In 2007, 20 percent of high school students smoked.3 Estimates are that 32 percent of teens who become regular smokers will die of a smoking-related disease. That's why it's especially important to quit smoking or chewing tobacco so that you can set an example for the younger people in your life.
1Bray, R. M., Pemberton, M. R., Hourani, L. L., Witt, M., Olmsted, K. L. R., Brown, J. M., et al. (2009). 2008 Department of Defense survey of health related behaviors among active duty military personnel: A component of the Defense Lifestyle Assessment Program (DLAP). Research Triangle Park, NC: RTI International. http://www.tricare.mil/2008HealthBehaviors.pdf
How does smoking hurt the environment?
By now you know you don’t live in a vacuum, and the choices you make have a way of trickling down to others. Even if you don’t mean to harm your family, your pets, your neighborhood, and even the wildlife and natural beauty of the land you love, your smoking and smokeless tobacco does just that. It doesn’t take a Sherlock Holmes to connect the dots between the cigarette butt you flick out of your car window to the cigarette filters found in the stomachs of fish and birds who mistake them for food.1 So let’s answer some basic questions about how your butts and spit make things harder for the very people you’ve pledged to protect.
How big of an impact are little cigarette butts on a huge planet?
Researchers estimate that 1.7 billion pounds of cigarette butts accumulate in lakes and oceans, on beaches, and the rest of the planet every year.
But it’s just paper and leftover tobacco, right?
Wrong answer. These butts and filters contain many dangerous chemicals including carcinogens and other poisons. All of this seeps back into the planet one way or another. The scariest scenario is when adults smoke at or near playgrounds, and then curious babies and toddlers pick up the butts. . . you can figure the rest out.
What happens to butts and filters after you put your cigarette out?
Not much, and that’s the problem! They just do not biodegrade. Experts say cigarette butts rank at the very top of litter problemsnot just because they are EVERYWHERE, but because they are toxic and nonbiodegradable.1 They remain in sewers, beaches, soil, and bodies of water for years and even decades, and eventually pollute our lakes and oceans, and, of course, all the birds, fish, and mammals whose lives depend on those bodies of water.
What’s the connection between smoking and fire?
Lighting the match to your cigarette, cigar, or pipe puts your home at risk as well as significant commercial property damage. The losses from fires caused by smoking cost about half a billion dollars per year and $3 billion for tobacco-related cleaning and maintenance.1 It’s especially tragic that these fires killed 800 people and injured 1,660 others in 2005 alone.2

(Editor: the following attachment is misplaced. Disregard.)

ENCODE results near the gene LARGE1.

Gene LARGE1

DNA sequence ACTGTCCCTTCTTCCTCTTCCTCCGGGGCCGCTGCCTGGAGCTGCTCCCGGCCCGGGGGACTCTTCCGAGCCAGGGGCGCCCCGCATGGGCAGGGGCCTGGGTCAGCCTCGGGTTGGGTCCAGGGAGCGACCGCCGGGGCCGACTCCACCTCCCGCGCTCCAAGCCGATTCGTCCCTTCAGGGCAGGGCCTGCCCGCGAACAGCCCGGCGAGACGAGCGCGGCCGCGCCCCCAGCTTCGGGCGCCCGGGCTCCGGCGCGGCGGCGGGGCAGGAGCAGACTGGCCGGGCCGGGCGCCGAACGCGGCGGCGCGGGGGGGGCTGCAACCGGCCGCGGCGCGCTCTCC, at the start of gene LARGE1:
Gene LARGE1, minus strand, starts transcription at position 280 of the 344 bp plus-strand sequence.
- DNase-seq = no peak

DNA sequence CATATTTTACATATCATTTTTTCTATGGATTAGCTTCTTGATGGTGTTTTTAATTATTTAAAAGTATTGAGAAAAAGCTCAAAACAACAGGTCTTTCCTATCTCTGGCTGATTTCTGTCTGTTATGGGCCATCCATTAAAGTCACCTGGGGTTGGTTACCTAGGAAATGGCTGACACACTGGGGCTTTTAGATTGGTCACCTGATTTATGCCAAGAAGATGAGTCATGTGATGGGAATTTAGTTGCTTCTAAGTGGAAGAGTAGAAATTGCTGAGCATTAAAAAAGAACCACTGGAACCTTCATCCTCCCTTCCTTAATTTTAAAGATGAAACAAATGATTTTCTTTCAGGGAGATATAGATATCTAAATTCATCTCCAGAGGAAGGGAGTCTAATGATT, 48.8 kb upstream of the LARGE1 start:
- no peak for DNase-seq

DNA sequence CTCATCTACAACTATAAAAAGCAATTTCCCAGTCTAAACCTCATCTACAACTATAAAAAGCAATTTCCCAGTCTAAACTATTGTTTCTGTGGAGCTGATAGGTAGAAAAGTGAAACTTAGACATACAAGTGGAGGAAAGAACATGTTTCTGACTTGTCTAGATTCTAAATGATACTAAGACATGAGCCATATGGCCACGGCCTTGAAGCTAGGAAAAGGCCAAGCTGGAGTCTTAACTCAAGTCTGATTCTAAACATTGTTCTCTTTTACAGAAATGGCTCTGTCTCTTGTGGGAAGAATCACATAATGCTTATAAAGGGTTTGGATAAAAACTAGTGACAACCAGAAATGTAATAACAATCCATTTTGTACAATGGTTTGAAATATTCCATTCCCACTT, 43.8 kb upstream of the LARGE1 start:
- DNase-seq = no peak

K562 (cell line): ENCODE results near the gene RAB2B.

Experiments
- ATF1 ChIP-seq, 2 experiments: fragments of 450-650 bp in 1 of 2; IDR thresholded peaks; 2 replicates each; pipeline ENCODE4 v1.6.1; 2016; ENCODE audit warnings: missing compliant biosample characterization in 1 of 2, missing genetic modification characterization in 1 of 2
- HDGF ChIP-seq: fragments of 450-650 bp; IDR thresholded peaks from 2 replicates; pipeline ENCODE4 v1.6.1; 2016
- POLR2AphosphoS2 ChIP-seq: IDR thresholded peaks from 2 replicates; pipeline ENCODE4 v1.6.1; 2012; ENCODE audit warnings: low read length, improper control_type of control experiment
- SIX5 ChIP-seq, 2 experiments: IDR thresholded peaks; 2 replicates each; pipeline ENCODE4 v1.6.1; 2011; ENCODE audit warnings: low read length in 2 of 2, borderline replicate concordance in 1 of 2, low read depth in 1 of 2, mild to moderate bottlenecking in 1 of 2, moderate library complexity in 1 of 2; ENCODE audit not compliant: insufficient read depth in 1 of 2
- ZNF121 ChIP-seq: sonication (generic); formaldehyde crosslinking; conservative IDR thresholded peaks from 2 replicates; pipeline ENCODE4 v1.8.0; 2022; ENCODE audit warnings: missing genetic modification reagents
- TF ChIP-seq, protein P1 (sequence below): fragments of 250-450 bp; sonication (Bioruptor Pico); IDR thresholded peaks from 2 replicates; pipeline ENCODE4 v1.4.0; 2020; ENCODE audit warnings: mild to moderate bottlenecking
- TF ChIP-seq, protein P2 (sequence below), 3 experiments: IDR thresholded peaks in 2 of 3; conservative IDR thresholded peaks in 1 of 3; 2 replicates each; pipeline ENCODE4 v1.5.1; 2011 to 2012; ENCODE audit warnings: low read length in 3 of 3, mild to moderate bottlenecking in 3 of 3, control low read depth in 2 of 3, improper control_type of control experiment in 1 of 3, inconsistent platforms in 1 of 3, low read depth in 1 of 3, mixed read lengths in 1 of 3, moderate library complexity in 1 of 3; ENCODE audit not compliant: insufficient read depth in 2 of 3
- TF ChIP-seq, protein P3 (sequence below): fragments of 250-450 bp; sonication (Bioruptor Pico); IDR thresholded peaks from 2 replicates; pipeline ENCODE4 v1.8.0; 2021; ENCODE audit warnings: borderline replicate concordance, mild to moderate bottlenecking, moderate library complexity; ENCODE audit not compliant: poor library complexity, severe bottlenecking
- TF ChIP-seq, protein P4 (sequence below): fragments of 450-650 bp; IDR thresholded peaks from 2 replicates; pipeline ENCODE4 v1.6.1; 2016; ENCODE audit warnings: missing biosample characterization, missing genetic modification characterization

How does chewing smokeless tobacco hurt the environment?
People who chew don’t usually swallow the tobacco juice, so that residue has to go somewhere. And that somewhere can be anywhere they happen to be. If you look around a spitter’s home, you might see tobacco juice stains on their clothes, furniture, and even on their car's upholstery. It makes sense that if the smokeless user is outside, the juice will end up in the garden, in the park, on the sidewalk. . . basically anywhere the spitter walks their tobacco spit and drool is likely to be making a mess.1
How does the tobacco farming and manufacturing industry hurt people and the environment?
Because you use tobacco, someone has to work on the tobacco farm to get it to you, and laborers who have the unfortunate fate of doing this work are at serious risk for deadly disease. Farming presents some hazards to all agricultural workers, such as pesticide exposure and musculoskeletal trauma, but tobacco production presents some unique problems, most important, acute nicotine poisoning, a condition also known as green tobacco sickness (GTS).1
Does tobacco farming really hurt the rest of us?
Yes it does! In the United States, tobacco is grown on more than 650,000 acres in over 20 States. The U.S. Geological Survey (USGS) estimates that at least 25.6 million pounds of pesticides are used on this crop each year. The list includes acutely toxic pesticidesthey may cause cancer or birth defectsand others that are potent nerve toxins. Over 450 different pesticide products are registered for use on tobacco by the U.S. Environmental Protection Agency.1